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More physicians reach "boiling point," seek help for impairment

Physician health programs across the country have been busier in recent years treating doctors for problems such as substance abuse, impairment, physical illness and burnout. In part, the increase is due to an effect similar to global warming, Steven Adelman, M.D., a psychiatrist, addiction medicine physician, and director of Massachusetts Physician Health Services, told Medscape.

How practices can enhance revenue with EHRs

Struggling to reap a return on your electronic health record investment? Focus on improved billing of ancillary procedures, Michael Howley, Ph.D., a certified physician assistant and associate clinical professor in the department of marketing at Drexel University, told FierceEMR in an exclusive interview.

Survey: Most practices to implement chronic care management within a year

Despite lingering challenges, most providers plan to take advantage of Medicare's new code for chronic care management (CCM), according to preliminary results of a survey conducted by population health technology developer Kryptiq.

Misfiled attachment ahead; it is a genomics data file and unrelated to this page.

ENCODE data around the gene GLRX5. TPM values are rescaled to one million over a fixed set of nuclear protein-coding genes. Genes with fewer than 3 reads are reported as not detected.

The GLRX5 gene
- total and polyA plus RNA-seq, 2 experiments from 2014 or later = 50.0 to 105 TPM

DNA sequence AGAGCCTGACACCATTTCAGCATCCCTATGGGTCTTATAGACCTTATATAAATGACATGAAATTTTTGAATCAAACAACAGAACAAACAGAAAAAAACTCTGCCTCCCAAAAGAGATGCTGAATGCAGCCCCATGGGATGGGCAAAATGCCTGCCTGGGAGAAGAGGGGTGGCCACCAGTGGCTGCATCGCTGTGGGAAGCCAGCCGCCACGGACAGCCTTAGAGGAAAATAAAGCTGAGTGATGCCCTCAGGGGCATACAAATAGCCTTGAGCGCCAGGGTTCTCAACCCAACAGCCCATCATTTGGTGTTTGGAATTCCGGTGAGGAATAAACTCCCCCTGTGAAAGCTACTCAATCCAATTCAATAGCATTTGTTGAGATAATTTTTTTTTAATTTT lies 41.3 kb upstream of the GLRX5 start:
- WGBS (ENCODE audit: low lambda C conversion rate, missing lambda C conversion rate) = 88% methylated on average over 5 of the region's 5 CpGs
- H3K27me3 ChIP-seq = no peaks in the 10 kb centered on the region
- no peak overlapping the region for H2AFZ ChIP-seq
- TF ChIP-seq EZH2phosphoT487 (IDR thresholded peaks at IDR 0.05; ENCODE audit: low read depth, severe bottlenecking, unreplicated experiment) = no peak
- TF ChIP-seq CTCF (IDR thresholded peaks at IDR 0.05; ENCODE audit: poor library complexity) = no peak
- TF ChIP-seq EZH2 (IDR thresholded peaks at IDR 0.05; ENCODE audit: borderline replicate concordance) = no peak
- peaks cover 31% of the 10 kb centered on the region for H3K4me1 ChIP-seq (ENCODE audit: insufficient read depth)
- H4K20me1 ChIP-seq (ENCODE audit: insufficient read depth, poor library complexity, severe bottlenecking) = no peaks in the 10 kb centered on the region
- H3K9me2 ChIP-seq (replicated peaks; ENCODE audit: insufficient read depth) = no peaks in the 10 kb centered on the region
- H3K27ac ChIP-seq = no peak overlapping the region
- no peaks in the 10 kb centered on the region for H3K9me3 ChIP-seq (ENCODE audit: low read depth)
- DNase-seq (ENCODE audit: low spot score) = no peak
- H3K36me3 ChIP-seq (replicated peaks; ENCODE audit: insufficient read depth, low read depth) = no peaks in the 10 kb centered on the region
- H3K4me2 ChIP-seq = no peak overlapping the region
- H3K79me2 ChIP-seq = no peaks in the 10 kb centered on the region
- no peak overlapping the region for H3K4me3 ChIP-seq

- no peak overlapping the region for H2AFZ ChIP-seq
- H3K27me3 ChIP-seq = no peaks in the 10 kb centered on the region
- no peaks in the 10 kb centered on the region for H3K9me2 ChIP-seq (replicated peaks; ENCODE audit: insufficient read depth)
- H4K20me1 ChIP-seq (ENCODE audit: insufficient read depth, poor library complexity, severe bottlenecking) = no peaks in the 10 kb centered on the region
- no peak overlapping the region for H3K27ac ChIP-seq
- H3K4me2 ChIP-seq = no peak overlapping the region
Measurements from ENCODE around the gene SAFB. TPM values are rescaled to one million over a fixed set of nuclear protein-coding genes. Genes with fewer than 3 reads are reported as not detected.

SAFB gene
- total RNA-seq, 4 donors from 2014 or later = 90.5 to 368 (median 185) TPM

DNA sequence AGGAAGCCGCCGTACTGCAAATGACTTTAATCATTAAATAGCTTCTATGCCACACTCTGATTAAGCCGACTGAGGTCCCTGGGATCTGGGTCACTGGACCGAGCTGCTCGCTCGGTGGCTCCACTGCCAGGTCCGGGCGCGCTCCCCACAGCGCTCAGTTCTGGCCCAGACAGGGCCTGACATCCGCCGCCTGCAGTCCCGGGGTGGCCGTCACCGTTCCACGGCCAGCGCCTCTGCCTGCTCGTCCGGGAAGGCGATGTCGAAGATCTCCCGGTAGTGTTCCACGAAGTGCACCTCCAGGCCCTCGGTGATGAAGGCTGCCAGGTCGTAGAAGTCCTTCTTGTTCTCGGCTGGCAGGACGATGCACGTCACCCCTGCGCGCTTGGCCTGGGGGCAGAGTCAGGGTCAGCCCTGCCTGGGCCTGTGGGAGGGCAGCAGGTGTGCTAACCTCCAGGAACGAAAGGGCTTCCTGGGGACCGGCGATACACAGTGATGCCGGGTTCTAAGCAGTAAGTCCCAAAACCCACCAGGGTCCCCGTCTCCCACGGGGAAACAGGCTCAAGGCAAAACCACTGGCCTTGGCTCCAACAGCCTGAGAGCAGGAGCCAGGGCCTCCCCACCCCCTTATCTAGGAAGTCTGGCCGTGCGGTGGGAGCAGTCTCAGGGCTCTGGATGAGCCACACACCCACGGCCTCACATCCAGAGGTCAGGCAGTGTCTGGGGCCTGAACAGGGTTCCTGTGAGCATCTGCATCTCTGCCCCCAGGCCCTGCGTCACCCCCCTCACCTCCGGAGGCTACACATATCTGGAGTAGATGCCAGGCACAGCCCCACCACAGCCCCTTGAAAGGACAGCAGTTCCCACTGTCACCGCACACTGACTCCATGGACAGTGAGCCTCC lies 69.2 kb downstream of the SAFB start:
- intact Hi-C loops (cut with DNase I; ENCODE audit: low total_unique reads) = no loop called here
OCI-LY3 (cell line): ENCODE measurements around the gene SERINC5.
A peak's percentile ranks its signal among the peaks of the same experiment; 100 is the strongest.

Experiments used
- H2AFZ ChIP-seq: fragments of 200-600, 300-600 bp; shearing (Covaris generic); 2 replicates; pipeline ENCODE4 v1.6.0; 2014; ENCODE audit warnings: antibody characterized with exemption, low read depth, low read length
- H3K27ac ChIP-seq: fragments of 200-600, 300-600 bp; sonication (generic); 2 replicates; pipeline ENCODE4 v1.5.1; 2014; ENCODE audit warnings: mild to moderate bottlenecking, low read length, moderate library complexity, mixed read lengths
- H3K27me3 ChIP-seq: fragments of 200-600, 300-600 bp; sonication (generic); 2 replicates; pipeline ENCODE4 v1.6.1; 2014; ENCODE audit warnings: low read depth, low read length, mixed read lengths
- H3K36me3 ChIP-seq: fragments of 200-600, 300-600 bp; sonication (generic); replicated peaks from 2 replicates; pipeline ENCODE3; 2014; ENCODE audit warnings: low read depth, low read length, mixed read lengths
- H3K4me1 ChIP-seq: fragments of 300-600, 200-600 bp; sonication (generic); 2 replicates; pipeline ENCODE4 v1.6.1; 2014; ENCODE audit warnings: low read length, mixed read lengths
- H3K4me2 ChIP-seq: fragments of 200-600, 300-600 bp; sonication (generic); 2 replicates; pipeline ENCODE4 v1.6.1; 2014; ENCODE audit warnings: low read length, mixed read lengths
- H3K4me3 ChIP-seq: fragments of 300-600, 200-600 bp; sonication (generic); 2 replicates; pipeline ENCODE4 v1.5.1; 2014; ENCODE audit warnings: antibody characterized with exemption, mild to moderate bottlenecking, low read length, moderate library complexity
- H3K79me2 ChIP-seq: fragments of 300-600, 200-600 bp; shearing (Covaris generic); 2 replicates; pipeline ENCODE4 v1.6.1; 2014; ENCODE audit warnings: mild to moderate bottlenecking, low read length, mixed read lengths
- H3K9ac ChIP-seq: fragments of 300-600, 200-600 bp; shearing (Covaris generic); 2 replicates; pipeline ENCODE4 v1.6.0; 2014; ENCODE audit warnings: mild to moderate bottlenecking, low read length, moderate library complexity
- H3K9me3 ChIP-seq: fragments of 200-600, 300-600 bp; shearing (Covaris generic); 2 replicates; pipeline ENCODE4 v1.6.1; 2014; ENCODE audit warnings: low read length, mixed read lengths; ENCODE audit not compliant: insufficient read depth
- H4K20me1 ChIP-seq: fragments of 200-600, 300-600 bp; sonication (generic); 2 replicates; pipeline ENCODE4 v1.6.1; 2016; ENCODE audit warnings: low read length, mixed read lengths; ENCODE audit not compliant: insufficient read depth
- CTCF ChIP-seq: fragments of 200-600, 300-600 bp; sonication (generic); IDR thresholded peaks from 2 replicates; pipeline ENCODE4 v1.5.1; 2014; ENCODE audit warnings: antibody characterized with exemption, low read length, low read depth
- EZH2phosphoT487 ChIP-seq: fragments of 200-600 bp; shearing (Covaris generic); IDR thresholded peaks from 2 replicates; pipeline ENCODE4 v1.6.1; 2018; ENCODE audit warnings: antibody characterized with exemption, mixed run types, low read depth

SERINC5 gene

Divorce study suggests female physicians need more work-life support

The idea that physicians, as a profession, are at higher risk for divorce may be misguided, according to a study published last week in The BMJ.

4 ways to better serve aging patients

It can be a challenge to treat elderly patients with complex needs and few physicians have specialized training in geriatrics. But the baby boomers are coming. By 2030, the over-65 population will be triple the size it was in 1980, according to a Medscape article that examines ways in which the industry has thus far underserved older patients.

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Nina Pham contracted Ebola during the care she provided to Thomas Eric Duncan at Texas Health Presbyterian Hospital Dallas last year, and is now suing the parent company for the damaged she suffered. 

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A former employee Hospital Corporation of America, Inc., the large publicly-traded hospital operator, accused the organization of engaging in unnecessary surgeries in a whistleblower lawsuit, the  Wall Street Journal  has reported.